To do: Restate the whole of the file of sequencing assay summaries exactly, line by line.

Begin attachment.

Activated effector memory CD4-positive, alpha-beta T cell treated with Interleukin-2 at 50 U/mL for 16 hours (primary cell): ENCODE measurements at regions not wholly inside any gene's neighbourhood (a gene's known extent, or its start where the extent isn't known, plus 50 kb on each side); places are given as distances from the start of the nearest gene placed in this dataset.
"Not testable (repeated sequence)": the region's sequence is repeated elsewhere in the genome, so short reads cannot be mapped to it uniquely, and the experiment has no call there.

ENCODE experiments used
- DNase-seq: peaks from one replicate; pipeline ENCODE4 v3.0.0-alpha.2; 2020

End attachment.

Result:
Activated effector memory CD4-positive, alpha-beta T cell treated with Interleukin-2 at 50 U/mL for 16 hours (primary cell): ENCODE measurements at regions not wholly inside any gene's neighbourhood (a gene's known extent, or its start where the extent isn't known, plus 50 kb on each side); places are given as distances from the start of the nearest gene placed in this dataset.
"Not testable (repeated sequence)": the region's sequence is repeated elsewhere in the genome, so short reads cannot be mapped to it uniquely, and the experiment has no call there.

ENCODE experiments used
- DNase-seq: peaks from one replicate; pipeline ENCODE4 v3.0.0-alpha.2; 2020